Early planted(before mid-May)soybeans likely have sizable beans in the pod so you can begin estimating yields now for marketing and other purposes. First determine the length of a “one row acre”. For example, beans in 30 inch rows have 17,424 feet in a row acre, in 15” rows that length is 34,848 and with 7.5” rows its 69,696. Walk around several (10 or more)places in a field and count the number of plants per foot of row(6 might be normal for 30”rows, 2.5 for 7.5” rows). Determine the average and multiply by your “one row acre” feet. At each spot you stop, break off a plant at the soil surface and carry it with you. When you get back to your farmstead, find a table under a shade tree, pour your favorite beverage and start counting the number of pods per plant and determine the average number that have at least one seed in the pod. Now strip off 2 pods near the top, 2 pods in the middle and 2 near the bottom of each plant and count the seeds per pod and get an average. Now you can multiply the average number of plants per acre times the average number of pods per plant times the average number of seeds per pod. Do not round off numbers on any of these! Now you have arrived at the number of seeds per acre and you need an estimate of the weight of the seed(seeds per pound). If you saved seed tags from planting seed, this is a good place to start. This year’s planting seed was in general smaller than normal and if we continue to have adequate rains, seed size should be larger. So if your tag says 3000 seeds per pound, use 2800. If you have no tags use 2800 as an estimate. Divide 2800 into the number of seeds per acre that you calculated above. This will give you pounds per acre which you can divide by 60 to get bushels per acre. As an example, a field of 30 inch row soybeans has 6.5 plants per foot of row, 32 pods per plant and 2.4 seeds per pod and a seed size of 2700 would have an estimated yield of about 54 bushel per acre (17424 x 6.5 x 32x 2.4 = 8,698,061 seeds/A divided by 2700 = 3221 lbs/A divided by 60 = 54 bushel/A). Remember all this is predicated on you making good and repeated estimates and no severe storms or other problems before harvest.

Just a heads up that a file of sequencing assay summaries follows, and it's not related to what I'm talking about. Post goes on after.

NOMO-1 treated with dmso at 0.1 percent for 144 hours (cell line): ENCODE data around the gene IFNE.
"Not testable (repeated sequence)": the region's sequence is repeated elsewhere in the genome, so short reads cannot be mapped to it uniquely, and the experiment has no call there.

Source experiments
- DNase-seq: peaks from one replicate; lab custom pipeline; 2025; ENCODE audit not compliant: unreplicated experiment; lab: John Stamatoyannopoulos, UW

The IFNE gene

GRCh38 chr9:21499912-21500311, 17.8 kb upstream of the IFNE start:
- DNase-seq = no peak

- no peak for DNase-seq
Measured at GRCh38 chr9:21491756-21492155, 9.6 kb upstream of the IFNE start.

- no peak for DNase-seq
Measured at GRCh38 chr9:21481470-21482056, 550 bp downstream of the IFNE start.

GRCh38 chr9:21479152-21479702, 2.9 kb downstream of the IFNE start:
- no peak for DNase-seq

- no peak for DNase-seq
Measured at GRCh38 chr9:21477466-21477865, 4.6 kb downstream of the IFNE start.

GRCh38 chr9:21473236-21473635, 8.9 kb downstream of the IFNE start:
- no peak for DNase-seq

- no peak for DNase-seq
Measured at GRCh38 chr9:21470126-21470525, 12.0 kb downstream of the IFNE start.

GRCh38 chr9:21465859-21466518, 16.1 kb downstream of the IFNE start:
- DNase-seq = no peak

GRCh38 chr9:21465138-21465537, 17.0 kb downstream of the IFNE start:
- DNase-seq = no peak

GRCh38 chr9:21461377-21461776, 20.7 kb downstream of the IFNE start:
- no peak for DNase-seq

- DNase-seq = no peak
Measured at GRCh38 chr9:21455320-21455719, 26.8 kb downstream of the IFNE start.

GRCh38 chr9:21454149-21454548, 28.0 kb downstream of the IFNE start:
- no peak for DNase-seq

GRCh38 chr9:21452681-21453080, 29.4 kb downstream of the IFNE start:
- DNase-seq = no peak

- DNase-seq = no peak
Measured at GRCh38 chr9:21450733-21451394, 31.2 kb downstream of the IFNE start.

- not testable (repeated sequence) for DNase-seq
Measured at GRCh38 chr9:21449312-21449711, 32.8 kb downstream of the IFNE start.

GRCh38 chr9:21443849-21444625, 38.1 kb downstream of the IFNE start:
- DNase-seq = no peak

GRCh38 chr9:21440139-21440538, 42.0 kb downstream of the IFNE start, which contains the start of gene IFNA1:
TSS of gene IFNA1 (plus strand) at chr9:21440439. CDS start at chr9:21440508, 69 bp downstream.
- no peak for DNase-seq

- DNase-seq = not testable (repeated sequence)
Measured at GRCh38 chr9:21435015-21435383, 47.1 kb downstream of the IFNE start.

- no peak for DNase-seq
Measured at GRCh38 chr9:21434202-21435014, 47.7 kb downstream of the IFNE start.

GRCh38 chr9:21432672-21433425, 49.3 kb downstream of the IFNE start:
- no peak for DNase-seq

Zane R. Helsel

Thursday, August 2, 2012

Harvesting/Feeding/Pricing Drought Stressed Corn for Silage

Some farmers have or are considering harvesting drought stessed corn for silage in some parts of NJ. Nitrate toxicity and feeding value are of particular concern. If being sold between farmers, pricing is a question. The following publications give some useful information from other drought stressed states on how to evaluate and deal with these various aspects.Where possible, silage should be considered over haying because of the diffculty in drying the stalks/ears and the fact that nitrates decrease very little in hay in storage as compared to silage in storage. Be aware of poisonous silo gases should high Nitrate corn be ensiled and that nitrate toxicity can also occur in other forages

Zane R. Helsel

Estimating Corn Yield Before Harvest

With recent rains in some areas of NJ along with surging corn prices some farmers are axiously trying to estimate their potential yields for marketing and other purposes while those who are less fortunate need to plan for the consequences of lower yields. There are numerous ways to estimate yields but some of the basics follow. First you need to get a good estimate of plant populations with ears on the stalk. Most everyone uses 30 inch rows thus 17.5 feet of row equals 1/1000th of an acre. So walking and measuring at random thru the field or sampling specific good and bad patterns in the field will give you a good estimate of plants per acre with ears. As you go you can randomly pull off ears at the different spots you sample for plant population. If you got an average of 30 (ie 30,000 plants/acre) then select 30 random ears and husk and count the number of kernals. In really good corn with well filled kernals there are about 75-80,000 kernals/ bushel, in average corn about 85-90K and in poor corn(large popcorn size kernals) about 95-105K. If for example you had a stalk population with ears of 30,000/A, and average kernal count per ear of 400 and assumed a kernal size of 85,000/bu then you would have a yield of about 141 bu/A. Remember, the more areas of the field and the more samples you take, the better the estimates. Please see the following article for more details for estimating yields:
What about soybeans? Its too early yet to estimate those.

Zane R. Helsel